Also Monday, as U.S. envoy Anthony Zinni met with Palestinian and Israeli leaders in an attempt to restart peace negotiations, Palestinian forces fired several mortars into Israeli settlements in the southern Gaza Strip.

Friday 7 December 2001

Saudis airing anti-Semitic TV series for Ramadan Based on Protocols of the Elders of Zion

The National Post (Canada)
December 7, 2001

By Matthew Kalman

A major Arabic TV channel has produced a 30-part dramatization of the notorious anti-Semitic Protocols of the Elders of Zion, to be broadcast throughout the Arab world as a special program for the Islamic holy month of Ramadan.

Horseman Without a Horse is a multi-million-dollar production starring leading Egyptian actor Muhammad Subhi in 14 different roles with a large international cast from Egypt, Syria and France. The program was made by Arab Radio and Television (ART) a popular satellite channel based in Jedda, Saudi Arabia.

Roz Al-Youssuf, an Egyptian weekly, said in an admiring preview that the series successfully debunks Jewish claims that the Protocols – the supposed minutes of the Jewish clique that controls the world – were a forgery invented by anti-Semitic propagandists in Tsarist Russia.

"For the first time, the series' writer courageously tackles the 24 Protocols of the Elders of Zion, revealing them and clarifying that they are the central line that still, to this very day, dominates Israel's policy, political aspirations and racism," the paper reported.

The Protocols, which first surfaced in Russia at the end of the 19th century, have fed anti-Semitic conspiracy theories that suggest Jews seek to exercise world domination through control of the media, banking system and political movements.

They were popular in Nazi Germany and are required reading among neo-Nazi groups to this day. The Protocols have sold thousands of copies in several Arabic editions and are particularly popular in Egypt and Syria.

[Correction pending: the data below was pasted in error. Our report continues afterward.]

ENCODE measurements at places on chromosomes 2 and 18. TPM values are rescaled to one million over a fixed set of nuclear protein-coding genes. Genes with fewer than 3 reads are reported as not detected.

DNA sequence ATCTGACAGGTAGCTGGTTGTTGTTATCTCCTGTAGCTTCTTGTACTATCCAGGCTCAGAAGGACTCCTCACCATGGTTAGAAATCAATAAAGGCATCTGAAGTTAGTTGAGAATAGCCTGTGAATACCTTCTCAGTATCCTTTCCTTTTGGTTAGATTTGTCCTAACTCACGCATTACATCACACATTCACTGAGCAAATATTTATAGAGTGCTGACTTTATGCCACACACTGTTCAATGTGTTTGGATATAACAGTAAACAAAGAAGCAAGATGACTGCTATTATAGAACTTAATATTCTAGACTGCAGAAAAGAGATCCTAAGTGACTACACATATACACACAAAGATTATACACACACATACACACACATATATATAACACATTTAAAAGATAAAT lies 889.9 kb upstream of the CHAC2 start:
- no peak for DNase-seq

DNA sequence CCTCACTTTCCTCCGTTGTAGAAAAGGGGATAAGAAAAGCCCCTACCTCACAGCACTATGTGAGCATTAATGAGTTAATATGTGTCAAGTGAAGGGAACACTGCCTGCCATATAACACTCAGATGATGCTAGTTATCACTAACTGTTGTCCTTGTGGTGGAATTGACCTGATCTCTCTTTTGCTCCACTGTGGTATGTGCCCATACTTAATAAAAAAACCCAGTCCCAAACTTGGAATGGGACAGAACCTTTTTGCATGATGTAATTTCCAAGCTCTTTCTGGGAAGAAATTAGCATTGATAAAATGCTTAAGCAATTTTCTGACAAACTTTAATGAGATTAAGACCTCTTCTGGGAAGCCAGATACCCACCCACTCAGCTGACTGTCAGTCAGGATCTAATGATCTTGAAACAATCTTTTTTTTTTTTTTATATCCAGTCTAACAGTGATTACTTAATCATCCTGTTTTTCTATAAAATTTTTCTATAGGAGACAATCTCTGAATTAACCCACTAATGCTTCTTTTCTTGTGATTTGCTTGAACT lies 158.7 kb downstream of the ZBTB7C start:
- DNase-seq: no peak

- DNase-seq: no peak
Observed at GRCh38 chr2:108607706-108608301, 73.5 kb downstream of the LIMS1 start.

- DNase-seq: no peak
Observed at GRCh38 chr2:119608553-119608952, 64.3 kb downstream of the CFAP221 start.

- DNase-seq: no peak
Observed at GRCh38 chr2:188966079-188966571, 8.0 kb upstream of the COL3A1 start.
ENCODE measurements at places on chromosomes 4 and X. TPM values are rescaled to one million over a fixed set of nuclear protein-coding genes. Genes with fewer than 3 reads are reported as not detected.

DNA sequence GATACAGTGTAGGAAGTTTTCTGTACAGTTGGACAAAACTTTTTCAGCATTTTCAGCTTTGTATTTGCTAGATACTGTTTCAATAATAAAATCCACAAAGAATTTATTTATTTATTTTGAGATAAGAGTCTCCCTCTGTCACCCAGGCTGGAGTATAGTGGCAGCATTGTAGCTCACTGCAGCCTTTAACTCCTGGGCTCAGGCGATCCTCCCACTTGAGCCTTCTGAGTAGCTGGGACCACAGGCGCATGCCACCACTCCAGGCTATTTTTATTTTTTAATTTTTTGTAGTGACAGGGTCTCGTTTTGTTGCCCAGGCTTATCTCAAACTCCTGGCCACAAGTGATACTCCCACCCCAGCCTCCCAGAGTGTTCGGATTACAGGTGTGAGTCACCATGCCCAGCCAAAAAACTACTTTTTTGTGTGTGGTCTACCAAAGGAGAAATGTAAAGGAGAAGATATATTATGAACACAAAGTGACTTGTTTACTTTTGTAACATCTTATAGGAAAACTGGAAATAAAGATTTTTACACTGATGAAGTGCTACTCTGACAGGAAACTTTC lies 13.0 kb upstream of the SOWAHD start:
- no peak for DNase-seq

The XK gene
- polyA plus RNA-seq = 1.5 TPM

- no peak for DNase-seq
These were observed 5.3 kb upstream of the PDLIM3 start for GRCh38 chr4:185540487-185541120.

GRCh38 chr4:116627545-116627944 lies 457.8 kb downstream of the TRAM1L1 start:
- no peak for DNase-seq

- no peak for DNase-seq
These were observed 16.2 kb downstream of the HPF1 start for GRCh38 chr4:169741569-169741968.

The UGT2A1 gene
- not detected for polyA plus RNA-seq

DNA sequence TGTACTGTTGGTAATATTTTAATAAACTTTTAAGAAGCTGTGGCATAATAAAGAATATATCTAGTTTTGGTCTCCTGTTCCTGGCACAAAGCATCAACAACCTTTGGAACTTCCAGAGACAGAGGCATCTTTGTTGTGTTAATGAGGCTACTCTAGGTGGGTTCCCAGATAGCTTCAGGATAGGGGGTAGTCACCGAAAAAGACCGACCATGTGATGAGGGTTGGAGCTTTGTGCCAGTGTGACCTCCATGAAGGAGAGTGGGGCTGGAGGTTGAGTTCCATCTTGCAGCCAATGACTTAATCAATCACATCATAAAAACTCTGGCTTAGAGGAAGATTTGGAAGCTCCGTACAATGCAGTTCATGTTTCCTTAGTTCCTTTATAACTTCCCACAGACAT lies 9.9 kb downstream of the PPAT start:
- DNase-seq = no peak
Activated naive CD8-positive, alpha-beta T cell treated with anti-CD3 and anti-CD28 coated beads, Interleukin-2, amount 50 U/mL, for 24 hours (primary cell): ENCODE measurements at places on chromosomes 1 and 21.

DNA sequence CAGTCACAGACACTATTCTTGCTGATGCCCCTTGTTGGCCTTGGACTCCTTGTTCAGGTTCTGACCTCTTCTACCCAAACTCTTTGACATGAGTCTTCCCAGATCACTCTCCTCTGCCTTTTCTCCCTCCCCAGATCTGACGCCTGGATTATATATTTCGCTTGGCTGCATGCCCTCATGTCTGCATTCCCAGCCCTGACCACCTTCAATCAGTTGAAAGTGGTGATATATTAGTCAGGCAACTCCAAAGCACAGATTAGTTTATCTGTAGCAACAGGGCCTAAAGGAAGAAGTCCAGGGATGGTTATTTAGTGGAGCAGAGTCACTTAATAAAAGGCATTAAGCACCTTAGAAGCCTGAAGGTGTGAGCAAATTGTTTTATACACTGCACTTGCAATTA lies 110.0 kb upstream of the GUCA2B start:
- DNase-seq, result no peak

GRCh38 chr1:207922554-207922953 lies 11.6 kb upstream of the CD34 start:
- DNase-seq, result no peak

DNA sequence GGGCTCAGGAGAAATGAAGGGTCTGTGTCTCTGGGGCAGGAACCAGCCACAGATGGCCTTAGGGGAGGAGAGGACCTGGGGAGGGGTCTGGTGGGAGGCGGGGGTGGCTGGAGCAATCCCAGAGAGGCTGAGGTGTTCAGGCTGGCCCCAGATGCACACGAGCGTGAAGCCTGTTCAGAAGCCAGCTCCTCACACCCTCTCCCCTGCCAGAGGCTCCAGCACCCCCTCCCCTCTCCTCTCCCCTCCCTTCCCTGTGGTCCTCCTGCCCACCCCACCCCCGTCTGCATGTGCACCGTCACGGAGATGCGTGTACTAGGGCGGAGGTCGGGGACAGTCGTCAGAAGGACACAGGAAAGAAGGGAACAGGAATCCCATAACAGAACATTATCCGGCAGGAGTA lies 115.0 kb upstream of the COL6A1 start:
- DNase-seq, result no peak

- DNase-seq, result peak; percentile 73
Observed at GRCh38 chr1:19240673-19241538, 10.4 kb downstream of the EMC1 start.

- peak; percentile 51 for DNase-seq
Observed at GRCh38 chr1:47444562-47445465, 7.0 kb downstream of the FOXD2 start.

News of the ART production comes as Dubai TV continues its nightly broadcast of Terrorman – a Ramadan satire depicting Ariel Sharon, the Israeli Prime Minister, drinking the blood of Arab children.

Since Sept. 11, one often-repeated fantasy that has been pushed is that the Israeli Mossad was behind the World Trade Center attack – a gruesome twist on the Jewish conspiracy theory that finds its most potent statement in the Protocols of the Elders of Zion.

Tuesday 4 December 2001

U.S. raids Texas charity called front for Hamas

4 December 2001

By Judy Keen and Matthew Kalman

President Bush, moving to fulfill his pledge to dismantle all terrorist groups with global reach, announced Tuesday that authorities had raided a Texas charity he said is a front for the Palestinian militant group Hamas. The announcement of the first U.S. crackdown on a U.S. group with no known links to Osama bin Laden's al-Qaeda network underscores the administration's anger with Palestinians' role in Middle East violence.

On Tuesday, Israel launched a second wave of airstrikes on Palestinian Authority facilities in the West Bank and Gaza in retaliation for weekend suicide bombings in Jerusalem and Haifa that killed 25 Israeli civilians.

U.S. officials said action against the charity was accelerated after Hamas, which is on a State Department list of terror groups, claimed credit for last weekend's bombings.

Bush said the Treasury Department has frozen the assets of the Holy Land Foundation, based in Richardson, Texas. The group raised $13 million from Americans last year. Authorities closed its offices in Texas, California, New Jersey and Illinois. They also blocked the accounts of a bank and holding company with ties to Hamas that are based in the West Bank.